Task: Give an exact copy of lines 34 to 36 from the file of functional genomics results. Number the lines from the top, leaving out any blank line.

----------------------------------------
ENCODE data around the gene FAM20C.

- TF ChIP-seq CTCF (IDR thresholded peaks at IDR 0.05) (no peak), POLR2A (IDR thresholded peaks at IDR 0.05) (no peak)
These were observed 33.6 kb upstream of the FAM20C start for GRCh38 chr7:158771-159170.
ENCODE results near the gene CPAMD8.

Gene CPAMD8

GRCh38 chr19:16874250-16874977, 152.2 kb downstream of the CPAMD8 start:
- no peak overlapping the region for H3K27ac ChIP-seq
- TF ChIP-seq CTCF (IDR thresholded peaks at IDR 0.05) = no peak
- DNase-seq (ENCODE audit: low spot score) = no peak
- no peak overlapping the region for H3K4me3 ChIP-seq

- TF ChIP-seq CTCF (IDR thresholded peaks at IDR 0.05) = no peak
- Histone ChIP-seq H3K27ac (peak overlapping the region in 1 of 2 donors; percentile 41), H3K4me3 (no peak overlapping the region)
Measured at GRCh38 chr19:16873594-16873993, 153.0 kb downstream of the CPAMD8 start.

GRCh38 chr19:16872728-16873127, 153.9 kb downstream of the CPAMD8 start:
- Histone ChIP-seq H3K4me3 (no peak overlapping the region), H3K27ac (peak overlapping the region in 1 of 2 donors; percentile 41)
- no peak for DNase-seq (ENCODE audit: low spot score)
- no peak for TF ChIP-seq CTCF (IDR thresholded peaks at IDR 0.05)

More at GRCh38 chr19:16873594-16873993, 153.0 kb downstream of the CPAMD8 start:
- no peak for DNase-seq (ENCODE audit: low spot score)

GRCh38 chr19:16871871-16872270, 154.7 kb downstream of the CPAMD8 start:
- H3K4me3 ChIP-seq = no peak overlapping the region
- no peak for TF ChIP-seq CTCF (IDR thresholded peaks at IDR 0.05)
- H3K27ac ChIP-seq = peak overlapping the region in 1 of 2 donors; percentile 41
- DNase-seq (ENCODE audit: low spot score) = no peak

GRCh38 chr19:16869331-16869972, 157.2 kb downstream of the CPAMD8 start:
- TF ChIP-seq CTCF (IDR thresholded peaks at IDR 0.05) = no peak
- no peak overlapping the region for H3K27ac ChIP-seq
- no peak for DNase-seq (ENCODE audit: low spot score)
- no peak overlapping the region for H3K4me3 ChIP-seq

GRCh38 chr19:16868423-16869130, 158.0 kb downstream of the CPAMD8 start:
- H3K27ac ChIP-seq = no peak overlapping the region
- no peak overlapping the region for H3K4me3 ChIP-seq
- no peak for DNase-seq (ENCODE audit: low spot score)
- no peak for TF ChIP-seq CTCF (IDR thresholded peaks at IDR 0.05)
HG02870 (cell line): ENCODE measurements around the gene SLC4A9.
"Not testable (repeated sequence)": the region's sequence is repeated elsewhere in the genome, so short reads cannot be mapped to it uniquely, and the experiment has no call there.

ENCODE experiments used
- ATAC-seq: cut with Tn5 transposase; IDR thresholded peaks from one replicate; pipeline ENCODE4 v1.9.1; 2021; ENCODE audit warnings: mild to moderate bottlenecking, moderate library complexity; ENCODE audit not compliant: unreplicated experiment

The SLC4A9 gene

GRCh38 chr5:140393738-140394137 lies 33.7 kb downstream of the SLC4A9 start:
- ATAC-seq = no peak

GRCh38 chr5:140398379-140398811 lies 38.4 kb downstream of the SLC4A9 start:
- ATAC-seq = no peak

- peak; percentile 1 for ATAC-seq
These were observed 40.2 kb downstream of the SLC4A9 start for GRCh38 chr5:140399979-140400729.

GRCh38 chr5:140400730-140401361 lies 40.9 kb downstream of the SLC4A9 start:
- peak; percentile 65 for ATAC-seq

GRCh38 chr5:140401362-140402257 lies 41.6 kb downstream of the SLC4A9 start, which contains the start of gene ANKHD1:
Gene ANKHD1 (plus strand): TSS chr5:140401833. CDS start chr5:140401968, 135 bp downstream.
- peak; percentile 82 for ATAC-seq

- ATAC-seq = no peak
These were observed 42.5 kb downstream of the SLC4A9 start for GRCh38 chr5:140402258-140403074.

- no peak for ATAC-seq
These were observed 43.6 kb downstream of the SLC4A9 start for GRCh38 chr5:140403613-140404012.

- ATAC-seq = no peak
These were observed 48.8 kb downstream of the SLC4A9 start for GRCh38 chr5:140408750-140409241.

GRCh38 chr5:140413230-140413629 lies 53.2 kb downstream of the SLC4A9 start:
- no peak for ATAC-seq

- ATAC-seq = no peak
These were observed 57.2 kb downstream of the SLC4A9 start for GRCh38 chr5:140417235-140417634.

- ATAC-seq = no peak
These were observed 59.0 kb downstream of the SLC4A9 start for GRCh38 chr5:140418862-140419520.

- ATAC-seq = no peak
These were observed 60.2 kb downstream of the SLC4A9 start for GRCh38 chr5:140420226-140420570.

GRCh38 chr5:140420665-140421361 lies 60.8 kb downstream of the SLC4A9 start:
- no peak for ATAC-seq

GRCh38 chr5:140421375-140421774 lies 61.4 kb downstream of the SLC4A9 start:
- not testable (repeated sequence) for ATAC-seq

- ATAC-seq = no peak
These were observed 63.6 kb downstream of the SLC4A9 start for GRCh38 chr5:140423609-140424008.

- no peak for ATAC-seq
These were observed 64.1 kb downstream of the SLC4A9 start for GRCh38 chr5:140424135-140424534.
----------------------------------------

- no peak for TF ChIP-seq CTCF (IDR thresholded peaks at IDR 0.05)
HG02870 (cell line): ENCODE measurements around the gene SLC4A9.
"Not testable (repeated sequence)": the region's sequence is repeated elsewhere in the genome, so short reads cannot be mapped to it uniquely, and the experiment has no call there.